The budget of the Corporation for Public Broadcasting is $449 million, the bulk of it from direct government grants. President Trump wants to eliminate that funding, so the PBS re-run was all about keeping the taxpayer dollars coming. Though well worth watching, with various artists singing tunes Smokey had performed or composed, the show glossed over a few things.

Is the Federal Bureaucracy America’s Nobility?

In last month’s impeachment hearings, Stanford University law professor Pamela Karlan testified that the U.S. Constitution does not allow titles of nobility. Professor Karlan intended a witticism about Barron Trump, the president’s 13-year-old son, but she managed to raise an issue often overlooked: the possibility that America’s vast federal bureaucracy offers the equivalent to titles of nobility.

Little Women Shows Timelessness of “Coming of Age”

Greta Gerwig further establishes herself as one of Hollywood’s most capable filmmakers with Little Women. The movie is based on Louisa May Alcott’s coming of age novel about four sisters growing up in Civil War-era New England. In the film, Gerwig has given new currency and relevance to the 19th-century novel without uprooting its themes or insights into family dynamics. 

The publication of Alcott’s novel in 1868 was a sensation in itself. Nineteenth-century America provided few opportunities for women. They could not vote. Personal wealth became the property of husbands at marriage. Husbands even had legal control over their children. Disempowered by culture and the legal system, women aspired to marry a good man with wealth. Love and romance were a luxury. Alcott’s novel took on all of those issues, and more while staying grounded in the complexities of life where dreams do not always meet practical reality.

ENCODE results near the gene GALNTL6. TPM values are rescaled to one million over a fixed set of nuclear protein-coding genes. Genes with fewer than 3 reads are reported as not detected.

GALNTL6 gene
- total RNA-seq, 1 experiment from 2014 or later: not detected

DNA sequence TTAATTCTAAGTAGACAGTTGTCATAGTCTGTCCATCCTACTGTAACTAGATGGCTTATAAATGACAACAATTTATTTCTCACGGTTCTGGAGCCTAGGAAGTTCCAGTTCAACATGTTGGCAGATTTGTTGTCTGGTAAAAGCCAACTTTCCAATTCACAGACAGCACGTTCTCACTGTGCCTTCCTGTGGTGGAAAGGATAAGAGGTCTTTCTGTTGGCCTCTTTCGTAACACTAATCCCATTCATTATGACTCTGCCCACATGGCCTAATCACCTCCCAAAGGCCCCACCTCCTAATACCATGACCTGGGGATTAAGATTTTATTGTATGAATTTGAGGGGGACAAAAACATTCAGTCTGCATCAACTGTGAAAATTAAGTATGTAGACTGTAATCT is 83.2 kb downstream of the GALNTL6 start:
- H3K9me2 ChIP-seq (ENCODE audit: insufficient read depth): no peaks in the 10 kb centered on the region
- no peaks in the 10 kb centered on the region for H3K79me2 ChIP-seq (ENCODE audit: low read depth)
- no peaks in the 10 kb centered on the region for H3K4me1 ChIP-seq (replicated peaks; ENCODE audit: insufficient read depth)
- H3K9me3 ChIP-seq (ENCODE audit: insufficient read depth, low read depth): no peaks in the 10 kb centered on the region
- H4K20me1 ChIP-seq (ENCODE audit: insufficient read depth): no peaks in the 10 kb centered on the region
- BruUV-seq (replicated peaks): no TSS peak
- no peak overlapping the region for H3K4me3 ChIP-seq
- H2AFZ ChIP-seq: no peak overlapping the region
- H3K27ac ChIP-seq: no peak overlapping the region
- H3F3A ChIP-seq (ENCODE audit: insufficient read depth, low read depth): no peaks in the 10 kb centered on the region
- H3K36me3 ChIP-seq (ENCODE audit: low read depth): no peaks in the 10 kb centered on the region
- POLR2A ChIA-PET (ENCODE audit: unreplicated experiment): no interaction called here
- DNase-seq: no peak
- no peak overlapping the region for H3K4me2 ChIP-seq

A Broken Track for California’s Zombie Bullet Train

California’s costly high-speed bullet train boondoggle has officially entered a zombie-like state of existence, neither truly alive nor fully dead.

Shortly after announcing the massively expensive transportation infrastructure project would never connect the cities of Los Angeles and San Francisco as originally promised, Governor Gavin Newsom quickly backtracked in an effort to keep $3.5 billion of federal transportation dollars flowing into the state, promising to connect the state’s impoverished rural Central Valley to the prosperous edge of Silicon Valley with high-speed rail.

Faction: The Underlying Cause of Anger and Hatred in America

Anger and hatred are recurring themes in commentaries exploring the fragmentation of American society. The growing prevalence of political faction is a principal, yet often unacknowledged cause of this fragmentation. Efforts by America’s founders to control factions in perpetuity, via both direct and spontaneous means, appear to be failing.

The founders understood the potentially disruptive power of faction within a democratic republic. They took seriously the philosopher Thomas Hobbes’ pejorative characterization of faction as representing “a city within a city ... an enemy within the walls.” Accordingly, they sought to constrain the political phenomenon that Adam Smith described as “the clamorous opportunity of partial interests” to transform State power into the weapon of choice for waging neo-Hobbesian warfare.

  • Catalyst
  • MyGovCost.org
  • FDAReview.org
  • OnPower.org
  • elindependent.org